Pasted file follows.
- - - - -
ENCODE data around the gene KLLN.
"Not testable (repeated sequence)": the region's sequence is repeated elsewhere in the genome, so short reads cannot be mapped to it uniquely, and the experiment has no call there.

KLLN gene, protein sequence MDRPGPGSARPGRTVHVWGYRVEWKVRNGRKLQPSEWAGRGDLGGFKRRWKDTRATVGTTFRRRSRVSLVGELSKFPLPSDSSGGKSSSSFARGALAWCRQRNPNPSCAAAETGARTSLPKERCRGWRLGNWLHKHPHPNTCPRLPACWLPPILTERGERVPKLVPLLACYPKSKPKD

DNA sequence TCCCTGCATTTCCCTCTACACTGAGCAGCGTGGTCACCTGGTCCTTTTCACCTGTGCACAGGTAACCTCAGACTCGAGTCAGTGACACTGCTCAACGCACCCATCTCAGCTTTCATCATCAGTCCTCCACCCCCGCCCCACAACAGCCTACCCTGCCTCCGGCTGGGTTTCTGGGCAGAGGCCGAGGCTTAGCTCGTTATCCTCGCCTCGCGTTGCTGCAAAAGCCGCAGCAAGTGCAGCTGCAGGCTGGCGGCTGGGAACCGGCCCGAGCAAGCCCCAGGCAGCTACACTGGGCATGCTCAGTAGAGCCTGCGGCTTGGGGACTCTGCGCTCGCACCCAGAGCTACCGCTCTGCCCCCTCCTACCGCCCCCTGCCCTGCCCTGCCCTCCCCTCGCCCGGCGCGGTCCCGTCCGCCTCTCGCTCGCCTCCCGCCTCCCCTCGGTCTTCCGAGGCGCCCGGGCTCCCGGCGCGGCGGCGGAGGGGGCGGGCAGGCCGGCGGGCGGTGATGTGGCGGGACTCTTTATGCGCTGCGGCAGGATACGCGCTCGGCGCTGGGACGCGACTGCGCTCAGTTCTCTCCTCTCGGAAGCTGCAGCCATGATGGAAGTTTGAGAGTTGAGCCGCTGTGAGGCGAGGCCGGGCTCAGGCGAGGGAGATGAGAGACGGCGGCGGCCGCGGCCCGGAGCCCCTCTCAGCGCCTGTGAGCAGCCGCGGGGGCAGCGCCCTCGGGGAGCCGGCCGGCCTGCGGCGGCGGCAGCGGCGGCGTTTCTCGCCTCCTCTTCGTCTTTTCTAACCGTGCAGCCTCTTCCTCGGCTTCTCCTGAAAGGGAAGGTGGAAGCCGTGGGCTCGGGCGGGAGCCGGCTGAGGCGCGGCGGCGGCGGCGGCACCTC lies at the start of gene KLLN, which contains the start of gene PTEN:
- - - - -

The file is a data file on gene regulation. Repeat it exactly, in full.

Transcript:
ENCODE data around the gene KLLN.
"Not testable (repeated sequence)": the region's sequence is repeated elsewhere in the genome, so short reads cannot be mapped to it uniquely, and the experiment has no call there.

KLLN gene, protein sequence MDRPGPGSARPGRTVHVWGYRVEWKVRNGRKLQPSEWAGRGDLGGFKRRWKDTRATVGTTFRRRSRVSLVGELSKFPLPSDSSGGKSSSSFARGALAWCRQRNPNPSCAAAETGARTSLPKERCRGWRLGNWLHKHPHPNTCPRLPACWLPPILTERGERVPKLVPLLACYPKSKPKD

DNA sequence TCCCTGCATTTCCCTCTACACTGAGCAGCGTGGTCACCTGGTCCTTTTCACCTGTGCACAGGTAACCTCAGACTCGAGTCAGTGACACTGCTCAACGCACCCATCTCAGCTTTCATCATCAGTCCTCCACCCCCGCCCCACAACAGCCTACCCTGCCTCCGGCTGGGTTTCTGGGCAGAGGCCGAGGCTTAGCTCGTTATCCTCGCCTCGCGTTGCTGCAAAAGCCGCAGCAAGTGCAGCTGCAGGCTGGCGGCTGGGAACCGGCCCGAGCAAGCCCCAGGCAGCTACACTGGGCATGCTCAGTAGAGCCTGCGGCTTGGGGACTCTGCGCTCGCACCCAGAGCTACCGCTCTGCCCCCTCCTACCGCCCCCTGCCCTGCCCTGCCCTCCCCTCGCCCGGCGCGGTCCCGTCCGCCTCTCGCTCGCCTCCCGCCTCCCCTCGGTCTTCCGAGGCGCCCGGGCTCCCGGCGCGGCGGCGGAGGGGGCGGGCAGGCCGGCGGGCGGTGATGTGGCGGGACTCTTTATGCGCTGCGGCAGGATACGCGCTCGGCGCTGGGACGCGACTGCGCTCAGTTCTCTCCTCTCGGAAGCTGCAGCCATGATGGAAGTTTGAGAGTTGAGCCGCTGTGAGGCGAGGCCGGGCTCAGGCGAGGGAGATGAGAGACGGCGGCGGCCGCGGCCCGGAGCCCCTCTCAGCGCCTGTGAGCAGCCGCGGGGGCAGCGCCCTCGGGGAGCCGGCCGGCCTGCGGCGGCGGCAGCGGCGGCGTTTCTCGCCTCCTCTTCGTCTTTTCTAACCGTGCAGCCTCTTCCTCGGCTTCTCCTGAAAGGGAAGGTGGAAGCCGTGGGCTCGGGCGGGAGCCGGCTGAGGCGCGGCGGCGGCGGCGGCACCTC lies at the start of gene KLLN, which contains the start of gene PTEN: